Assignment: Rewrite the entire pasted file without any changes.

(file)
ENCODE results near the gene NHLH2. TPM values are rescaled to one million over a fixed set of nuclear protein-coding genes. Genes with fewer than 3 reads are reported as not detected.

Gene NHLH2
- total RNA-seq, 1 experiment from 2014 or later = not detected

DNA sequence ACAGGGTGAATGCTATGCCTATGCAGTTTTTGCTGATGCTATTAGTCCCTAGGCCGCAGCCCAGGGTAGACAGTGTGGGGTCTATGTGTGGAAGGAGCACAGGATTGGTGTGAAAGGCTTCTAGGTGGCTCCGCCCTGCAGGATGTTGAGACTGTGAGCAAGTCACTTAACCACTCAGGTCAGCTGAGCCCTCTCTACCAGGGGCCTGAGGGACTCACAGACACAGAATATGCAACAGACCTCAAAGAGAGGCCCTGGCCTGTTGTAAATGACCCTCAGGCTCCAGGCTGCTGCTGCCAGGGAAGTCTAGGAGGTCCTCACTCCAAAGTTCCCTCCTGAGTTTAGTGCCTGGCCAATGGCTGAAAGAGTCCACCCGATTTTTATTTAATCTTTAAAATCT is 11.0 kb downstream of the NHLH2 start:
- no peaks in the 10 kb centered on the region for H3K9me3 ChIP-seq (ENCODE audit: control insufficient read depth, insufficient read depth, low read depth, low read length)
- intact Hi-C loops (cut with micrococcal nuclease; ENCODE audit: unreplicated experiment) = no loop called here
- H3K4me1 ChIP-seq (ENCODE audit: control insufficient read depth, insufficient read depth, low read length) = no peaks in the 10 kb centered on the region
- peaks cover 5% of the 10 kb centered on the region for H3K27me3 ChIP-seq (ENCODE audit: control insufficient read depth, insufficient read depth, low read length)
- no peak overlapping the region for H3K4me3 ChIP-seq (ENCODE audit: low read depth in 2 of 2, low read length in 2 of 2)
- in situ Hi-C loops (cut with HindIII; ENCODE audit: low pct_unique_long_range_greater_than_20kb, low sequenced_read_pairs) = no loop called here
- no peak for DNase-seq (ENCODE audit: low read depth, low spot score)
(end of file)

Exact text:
ENCODE results near the gene NHLH2. TPM values are rescaled to one million over a fixed set of nuclear protein-coding genes. Genes with fewer than 3 reads are reported as not detected.

Gene NHLH2
- total RNA-seq, 1 experiment from 2014 or later = not detected

DNA sequence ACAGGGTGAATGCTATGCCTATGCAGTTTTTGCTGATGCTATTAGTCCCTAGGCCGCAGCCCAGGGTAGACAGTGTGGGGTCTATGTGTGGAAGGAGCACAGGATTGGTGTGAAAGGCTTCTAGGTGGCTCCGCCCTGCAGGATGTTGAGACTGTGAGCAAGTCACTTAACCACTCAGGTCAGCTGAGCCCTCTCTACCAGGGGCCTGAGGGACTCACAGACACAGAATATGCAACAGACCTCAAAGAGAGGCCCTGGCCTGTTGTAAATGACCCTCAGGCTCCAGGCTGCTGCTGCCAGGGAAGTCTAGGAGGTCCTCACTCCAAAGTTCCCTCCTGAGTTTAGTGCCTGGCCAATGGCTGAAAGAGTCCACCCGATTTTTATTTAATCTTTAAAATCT is 11.0 kb downstream of the NHLH2 start:
- no peaks in the 10 kb centered on the region for H3K9me3 ChIP-seq (ENCODE audit: control insufficient read depth, insufficient read depth, low read depth, low read length)
- intact Hi-C loops (cut with micrococcal nuclease; ENCODE audit: unreplicated experiment) = no loop called here
- H3K4me1 ChIP-seq (ENCODE audit: control insufficient read depth, insufficient read depth, low read length) = no peaks in the 10 kb centered on the region
- peaks cover 5% of the 10 kb centered on the region for H3K27me3 ChIP-seq (ENCODE audit: control insufficient read depth, insufficient read depth, low read length)
- no peak overlapping the region for H3K4me3 ChIP-seq (ENCODE audit: low read depth in 2 of 2, low read length in 2 of 2)
- in situ Hi-C loops (cut with HindIII; ENCODE audit: low pct_unique_long_range_greater_than_20kb, low sequenced_read_pairs) = no loop called here
- no peak for DNase-seq (ENCODE audit: low read depth, low spot score)